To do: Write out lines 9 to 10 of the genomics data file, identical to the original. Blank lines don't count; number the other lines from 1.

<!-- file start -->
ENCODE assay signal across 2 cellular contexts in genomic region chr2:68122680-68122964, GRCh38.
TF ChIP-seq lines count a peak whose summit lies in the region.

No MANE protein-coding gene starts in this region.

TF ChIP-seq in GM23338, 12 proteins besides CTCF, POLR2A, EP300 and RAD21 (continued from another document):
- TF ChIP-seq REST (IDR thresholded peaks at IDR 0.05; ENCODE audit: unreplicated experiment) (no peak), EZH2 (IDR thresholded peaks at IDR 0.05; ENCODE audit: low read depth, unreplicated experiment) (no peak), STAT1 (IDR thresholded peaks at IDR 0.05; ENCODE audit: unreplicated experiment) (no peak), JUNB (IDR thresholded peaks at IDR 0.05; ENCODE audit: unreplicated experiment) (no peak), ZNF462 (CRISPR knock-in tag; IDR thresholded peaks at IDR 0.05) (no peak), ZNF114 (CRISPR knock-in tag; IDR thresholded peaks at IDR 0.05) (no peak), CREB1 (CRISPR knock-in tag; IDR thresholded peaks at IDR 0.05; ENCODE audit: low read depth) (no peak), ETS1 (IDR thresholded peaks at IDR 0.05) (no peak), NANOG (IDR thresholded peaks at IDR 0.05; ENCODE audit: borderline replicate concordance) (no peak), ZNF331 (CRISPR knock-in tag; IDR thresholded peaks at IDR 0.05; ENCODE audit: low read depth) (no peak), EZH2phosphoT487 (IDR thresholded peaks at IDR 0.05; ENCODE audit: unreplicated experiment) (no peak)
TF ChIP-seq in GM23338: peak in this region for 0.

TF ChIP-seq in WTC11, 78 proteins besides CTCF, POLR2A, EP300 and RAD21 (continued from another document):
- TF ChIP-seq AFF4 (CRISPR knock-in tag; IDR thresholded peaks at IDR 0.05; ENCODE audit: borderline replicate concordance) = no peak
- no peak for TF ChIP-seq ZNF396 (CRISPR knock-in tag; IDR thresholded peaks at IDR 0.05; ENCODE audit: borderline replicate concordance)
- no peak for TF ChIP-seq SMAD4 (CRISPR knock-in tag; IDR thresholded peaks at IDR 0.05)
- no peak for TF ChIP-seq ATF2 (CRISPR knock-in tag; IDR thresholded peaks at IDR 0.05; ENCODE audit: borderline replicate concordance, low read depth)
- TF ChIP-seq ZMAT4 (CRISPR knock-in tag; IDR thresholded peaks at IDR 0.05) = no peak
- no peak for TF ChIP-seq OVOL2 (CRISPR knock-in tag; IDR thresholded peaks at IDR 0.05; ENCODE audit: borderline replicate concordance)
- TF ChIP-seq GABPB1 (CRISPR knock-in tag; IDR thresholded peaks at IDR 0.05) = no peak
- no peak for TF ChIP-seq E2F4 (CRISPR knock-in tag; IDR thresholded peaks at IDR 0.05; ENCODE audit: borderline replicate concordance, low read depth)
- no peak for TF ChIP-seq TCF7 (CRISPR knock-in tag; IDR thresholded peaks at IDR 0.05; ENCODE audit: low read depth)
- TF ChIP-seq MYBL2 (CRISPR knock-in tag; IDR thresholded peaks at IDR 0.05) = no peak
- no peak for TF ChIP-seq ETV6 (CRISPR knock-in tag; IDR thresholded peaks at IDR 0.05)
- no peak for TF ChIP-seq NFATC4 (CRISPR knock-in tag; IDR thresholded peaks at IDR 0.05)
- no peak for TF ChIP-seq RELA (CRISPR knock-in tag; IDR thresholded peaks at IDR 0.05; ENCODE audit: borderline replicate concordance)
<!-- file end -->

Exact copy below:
- no peak for TF ChIP-seq ZNF396 (CRISPR knock-in tag; IDR thresholded peaks at IDR 0.05; ENCODE audit: borderline replicate concordance)
- no peak for TF ChIP-seq SMAD4 (CRISPR knock-in tag; IDR thresholded peaks at IDR 0.05)